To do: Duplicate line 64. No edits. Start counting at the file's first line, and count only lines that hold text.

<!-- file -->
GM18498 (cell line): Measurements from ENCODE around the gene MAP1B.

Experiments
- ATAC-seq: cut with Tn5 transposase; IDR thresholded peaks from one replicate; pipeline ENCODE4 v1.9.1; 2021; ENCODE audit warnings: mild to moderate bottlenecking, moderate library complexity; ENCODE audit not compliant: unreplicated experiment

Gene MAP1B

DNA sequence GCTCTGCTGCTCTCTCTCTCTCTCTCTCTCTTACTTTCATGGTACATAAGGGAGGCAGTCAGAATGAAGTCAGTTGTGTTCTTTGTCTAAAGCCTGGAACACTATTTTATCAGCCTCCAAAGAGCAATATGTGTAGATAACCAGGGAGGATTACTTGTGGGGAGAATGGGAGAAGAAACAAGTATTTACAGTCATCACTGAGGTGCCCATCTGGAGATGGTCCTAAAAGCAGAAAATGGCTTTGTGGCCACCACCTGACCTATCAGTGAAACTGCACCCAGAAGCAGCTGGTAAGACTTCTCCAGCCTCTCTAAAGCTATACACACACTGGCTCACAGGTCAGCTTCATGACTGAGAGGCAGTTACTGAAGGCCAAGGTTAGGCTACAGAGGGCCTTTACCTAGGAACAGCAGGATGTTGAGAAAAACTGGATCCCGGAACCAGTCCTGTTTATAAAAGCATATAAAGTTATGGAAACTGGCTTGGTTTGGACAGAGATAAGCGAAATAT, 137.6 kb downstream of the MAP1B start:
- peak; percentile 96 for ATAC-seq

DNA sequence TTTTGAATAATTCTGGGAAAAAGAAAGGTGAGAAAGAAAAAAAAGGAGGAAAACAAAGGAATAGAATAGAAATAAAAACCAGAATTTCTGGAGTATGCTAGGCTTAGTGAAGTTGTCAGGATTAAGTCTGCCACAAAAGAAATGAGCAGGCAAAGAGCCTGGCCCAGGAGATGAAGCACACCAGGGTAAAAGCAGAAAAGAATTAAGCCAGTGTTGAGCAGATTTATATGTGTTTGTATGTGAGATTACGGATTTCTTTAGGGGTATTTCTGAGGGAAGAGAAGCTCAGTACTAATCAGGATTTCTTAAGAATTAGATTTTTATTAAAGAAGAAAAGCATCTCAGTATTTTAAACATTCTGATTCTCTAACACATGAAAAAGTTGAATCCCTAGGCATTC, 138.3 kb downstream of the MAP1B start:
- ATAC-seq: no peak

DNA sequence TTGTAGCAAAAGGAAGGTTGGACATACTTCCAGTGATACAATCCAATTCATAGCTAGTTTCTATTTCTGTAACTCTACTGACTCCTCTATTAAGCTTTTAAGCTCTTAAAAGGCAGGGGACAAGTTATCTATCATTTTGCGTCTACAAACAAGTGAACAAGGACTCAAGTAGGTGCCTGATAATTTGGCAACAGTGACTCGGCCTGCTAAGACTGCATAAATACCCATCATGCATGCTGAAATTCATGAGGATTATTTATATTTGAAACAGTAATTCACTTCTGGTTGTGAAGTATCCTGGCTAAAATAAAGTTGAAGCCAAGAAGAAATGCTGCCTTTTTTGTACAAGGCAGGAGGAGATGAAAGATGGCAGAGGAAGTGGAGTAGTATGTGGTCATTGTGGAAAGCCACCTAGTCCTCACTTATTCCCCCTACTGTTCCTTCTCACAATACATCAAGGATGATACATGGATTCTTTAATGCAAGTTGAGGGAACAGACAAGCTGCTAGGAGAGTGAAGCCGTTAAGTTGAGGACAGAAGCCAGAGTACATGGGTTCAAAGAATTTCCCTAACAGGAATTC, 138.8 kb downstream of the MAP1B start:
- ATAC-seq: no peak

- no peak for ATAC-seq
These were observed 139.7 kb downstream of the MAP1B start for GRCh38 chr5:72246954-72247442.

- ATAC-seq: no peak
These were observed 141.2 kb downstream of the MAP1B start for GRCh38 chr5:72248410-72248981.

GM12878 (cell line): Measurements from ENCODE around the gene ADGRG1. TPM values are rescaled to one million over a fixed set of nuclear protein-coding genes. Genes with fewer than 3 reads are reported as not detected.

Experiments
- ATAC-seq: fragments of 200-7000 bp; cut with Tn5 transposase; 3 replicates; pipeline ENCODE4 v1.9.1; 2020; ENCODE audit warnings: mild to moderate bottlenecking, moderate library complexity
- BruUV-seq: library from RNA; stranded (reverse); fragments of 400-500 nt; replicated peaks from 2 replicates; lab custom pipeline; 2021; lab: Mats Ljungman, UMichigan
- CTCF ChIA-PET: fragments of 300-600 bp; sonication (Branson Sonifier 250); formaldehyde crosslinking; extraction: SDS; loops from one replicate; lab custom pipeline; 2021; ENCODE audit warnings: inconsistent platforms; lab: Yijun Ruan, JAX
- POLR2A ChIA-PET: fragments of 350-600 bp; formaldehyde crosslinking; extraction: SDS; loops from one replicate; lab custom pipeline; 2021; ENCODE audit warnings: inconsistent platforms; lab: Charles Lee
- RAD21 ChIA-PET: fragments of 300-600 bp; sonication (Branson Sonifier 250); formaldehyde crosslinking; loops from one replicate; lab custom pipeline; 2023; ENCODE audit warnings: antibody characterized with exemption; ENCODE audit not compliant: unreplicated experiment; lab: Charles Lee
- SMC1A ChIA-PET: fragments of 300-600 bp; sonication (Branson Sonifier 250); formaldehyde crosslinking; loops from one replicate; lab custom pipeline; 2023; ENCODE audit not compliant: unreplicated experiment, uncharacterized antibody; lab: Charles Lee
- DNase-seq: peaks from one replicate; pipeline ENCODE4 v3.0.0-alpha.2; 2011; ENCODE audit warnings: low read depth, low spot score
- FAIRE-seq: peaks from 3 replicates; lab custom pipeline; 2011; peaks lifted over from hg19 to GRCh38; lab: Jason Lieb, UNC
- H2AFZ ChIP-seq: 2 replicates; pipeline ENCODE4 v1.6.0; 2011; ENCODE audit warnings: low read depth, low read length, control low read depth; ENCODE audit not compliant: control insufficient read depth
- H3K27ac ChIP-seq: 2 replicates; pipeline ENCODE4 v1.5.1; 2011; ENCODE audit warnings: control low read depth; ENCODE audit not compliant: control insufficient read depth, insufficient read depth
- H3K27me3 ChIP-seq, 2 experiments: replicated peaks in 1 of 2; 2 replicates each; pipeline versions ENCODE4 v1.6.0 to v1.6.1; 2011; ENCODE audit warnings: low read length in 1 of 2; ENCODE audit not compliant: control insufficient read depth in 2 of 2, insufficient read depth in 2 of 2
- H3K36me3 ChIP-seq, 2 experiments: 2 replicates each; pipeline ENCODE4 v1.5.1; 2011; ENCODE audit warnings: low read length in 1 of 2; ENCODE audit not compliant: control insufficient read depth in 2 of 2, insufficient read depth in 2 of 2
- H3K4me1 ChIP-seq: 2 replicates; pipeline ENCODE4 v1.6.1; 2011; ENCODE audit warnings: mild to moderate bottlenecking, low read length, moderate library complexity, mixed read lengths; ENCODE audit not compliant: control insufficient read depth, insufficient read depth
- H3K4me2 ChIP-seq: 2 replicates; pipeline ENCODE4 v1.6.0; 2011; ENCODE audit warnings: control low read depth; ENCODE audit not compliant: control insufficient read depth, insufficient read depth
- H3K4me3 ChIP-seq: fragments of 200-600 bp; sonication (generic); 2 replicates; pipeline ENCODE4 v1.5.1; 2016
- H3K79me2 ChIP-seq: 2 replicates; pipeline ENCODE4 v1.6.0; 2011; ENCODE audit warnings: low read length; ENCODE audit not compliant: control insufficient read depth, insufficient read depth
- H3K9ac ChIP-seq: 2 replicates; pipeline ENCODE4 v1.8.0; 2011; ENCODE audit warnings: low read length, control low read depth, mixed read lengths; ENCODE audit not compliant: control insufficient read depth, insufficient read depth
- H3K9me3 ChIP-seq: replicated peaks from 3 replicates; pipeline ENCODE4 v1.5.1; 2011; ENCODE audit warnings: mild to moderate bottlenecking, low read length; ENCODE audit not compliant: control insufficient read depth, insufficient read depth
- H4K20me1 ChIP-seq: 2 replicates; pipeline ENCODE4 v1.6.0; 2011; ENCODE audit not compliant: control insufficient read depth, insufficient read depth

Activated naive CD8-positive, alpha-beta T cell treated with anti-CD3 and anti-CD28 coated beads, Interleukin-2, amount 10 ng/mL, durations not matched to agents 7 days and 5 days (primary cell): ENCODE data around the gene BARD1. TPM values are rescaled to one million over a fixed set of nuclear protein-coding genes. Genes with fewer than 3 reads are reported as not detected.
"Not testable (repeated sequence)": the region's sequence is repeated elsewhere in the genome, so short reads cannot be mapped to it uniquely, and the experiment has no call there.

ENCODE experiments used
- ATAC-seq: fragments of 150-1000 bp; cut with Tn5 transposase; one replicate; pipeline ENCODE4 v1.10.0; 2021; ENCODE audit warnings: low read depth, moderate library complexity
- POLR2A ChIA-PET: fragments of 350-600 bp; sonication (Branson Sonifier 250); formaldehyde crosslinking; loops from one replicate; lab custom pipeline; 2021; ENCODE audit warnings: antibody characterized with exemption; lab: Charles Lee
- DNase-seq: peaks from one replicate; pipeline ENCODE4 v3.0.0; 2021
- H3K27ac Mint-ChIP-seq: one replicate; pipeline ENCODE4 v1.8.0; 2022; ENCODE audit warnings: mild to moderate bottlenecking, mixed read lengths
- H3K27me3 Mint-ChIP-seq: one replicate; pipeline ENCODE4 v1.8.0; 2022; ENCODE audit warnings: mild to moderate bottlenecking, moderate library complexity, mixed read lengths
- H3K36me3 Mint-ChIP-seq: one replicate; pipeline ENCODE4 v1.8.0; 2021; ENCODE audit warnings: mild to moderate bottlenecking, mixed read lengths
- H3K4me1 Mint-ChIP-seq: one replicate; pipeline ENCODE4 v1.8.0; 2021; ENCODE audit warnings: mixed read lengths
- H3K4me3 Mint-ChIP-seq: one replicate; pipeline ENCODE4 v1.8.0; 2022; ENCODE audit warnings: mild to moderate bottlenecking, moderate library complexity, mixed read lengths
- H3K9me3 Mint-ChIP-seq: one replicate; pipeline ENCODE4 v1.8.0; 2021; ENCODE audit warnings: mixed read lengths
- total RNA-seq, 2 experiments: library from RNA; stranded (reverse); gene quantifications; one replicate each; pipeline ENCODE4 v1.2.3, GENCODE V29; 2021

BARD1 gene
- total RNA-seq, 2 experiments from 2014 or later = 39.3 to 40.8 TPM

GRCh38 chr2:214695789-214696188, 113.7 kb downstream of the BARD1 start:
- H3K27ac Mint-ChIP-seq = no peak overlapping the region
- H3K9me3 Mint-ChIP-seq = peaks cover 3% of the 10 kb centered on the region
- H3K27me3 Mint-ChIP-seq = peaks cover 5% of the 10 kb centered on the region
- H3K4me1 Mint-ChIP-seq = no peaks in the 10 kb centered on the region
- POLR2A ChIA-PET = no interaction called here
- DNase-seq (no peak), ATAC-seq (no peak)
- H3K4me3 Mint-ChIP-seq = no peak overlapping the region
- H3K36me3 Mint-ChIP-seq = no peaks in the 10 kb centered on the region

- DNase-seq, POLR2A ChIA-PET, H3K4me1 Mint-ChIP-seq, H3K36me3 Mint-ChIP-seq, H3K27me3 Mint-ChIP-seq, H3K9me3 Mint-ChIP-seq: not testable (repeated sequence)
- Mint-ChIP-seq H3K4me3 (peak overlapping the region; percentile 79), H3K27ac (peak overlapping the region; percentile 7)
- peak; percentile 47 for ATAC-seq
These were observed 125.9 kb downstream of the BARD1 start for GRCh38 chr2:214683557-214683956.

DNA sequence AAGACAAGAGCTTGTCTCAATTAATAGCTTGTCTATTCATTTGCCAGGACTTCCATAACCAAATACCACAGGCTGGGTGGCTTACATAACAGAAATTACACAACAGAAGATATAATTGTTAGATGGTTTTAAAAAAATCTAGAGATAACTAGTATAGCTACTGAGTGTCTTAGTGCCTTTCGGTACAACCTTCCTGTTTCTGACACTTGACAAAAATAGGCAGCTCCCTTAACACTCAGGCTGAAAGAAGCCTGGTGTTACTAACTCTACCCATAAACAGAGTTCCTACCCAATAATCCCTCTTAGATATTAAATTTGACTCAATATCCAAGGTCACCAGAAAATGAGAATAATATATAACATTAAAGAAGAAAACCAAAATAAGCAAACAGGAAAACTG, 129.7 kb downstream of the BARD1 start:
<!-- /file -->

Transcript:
DNA sequence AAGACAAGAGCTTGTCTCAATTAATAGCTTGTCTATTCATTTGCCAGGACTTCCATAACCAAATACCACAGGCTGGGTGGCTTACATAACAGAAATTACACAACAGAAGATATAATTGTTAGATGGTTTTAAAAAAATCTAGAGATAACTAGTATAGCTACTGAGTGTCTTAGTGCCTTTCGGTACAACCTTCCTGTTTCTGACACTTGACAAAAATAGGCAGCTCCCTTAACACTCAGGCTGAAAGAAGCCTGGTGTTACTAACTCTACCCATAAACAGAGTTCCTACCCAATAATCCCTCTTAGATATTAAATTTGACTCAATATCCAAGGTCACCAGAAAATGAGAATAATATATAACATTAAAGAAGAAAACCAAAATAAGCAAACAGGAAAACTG, 129.7 kb downstream of the BARD1 start: